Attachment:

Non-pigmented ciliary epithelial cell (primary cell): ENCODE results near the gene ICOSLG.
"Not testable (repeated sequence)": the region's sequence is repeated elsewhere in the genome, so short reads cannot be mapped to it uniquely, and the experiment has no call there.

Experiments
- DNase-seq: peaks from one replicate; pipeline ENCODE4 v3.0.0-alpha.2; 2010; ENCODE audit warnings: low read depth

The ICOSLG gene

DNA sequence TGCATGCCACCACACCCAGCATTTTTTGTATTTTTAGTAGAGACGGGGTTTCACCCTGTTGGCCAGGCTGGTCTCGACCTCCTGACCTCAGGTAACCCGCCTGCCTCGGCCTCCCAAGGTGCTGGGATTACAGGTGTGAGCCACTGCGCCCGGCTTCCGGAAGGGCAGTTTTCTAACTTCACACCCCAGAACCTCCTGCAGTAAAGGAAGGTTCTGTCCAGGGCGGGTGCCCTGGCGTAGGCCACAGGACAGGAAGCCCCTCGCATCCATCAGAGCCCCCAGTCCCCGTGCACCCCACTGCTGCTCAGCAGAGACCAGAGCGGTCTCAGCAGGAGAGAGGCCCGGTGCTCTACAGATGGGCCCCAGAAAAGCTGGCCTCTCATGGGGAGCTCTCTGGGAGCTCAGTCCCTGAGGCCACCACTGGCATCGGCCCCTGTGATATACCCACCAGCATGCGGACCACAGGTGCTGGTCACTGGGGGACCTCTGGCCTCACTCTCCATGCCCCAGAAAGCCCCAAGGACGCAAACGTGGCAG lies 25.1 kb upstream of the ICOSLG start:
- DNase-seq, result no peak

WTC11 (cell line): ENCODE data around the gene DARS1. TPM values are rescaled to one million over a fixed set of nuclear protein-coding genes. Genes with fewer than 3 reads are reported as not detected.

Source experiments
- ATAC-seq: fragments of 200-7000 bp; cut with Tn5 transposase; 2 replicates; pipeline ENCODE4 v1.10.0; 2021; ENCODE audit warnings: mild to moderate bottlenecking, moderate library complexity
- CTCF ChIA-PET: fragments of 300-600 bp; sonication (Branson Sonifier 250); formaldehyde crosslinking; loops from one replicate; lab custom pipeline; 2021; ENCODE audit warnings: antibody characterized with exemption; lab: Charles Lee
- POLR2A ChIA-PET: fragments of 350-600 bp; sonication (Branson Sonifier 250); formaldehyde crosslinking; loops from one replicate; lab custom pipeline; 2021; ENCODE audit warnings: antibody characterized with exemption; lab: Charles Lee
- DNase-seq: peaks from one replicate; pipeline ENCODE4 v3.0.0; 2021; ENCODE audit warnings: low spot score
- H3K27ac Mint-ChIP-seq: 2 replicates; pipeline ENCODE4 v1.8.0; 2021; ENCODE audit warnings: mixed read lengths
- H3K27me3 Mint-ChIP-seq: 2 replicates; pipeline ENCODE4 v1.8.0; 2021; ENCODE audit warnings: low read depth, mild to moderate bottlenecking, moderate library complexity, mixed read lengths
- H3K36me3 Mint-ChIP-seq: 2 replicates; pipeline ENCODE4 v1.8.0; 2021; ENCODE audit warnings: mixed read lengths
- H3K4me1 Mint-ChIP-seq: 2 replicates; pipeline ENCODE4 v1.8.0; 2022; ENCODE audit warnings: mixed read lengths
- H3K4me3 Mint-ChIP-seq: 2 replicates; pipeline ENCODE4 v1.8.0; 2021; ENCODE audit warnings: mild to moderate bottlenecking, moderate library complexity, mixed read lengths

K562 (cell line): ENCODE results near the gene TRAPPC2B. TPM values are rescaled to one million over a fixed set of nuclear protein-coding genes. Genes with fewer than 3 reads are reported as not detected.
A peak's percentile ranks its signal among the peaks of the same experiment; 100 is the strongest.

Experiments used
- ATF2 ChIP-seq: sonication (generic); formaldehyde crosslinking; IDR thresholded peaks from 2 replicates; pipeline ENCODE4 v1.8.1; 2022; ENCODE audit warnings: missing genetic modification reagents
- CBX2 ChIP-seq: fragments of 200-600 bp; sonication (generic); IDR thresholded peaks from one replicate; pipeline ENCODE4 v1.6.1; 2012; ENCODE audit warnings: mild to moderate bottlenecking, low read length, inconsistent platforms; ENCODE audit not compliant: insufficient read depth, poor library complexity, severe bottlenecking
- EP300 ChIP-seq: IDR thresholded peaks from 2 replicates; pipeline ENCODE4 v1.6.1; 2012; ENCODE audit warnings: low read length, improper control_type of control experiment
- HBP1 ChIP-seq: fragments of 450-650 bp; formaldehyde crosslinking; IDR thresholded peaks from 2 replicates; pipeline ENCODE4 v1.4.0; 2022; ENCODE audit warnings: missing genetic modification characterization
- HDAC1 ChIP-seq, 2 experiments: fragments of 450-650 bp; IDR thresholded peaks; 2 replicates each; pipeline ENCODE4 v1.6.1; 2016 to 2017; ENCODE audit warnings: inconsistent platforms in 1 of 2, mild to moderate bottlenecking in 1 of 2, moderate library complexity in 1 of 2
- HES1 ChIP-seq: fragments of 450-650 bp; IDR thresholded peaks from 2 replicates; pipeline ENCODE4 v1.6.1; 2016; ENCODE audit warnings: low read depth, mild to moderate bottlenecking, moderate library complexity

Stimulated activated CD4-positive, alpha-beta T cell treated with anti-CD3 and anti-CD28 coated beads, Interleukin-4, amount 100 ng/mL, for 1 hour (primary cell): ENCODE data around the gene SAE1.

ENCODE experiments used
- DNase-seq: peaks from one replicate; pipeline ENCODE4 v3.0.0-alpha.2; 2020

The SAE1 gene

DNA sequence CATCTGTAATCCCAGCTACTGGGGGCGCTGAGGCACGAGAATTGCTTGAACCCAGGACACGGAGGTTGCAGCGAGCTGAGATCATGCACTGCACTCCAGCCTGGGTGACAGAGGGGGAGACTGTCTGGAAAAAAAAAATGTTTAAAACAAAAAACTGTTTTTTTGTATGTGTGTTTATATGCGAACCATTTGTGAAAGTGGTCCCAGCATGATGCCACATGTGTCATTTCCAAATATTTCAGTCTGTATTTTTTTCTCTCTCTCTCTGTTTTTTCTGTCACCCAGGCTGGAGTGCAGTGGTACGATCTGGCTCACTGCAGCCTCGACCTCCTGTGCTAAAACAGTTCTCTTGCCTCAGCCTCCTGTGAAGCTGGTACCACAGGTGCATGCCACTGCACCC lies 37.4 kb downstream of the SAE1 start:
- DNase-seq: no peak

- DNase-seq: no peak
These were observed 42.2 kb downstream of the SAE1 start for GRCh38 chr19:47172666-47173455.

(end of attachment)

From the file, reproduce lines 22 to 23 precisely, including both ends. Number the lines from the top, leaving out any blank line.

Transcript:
- ATF2 ChIP-seq: sonication (generic); formaldehyde crosslinking; IDR thresholded peaks from 2 replicates; pipeline ENCODE4 v1.8.1; 2022; ENCODE audit warnings: missing genetic modification reagents
- CBX2 ChIP-seq: fragments of 200-600 bp; sonication (generic); IDR thresholded peaks from one replicate; pipeline ENCODE4 v1.6.1; 2012; ENCODE audit warnings: mild to moderate bottlenecking, low read length, inconsistent platforms; ENCODE audit not compliant: insufficient read depth, poor library complexity, severe bottlenecking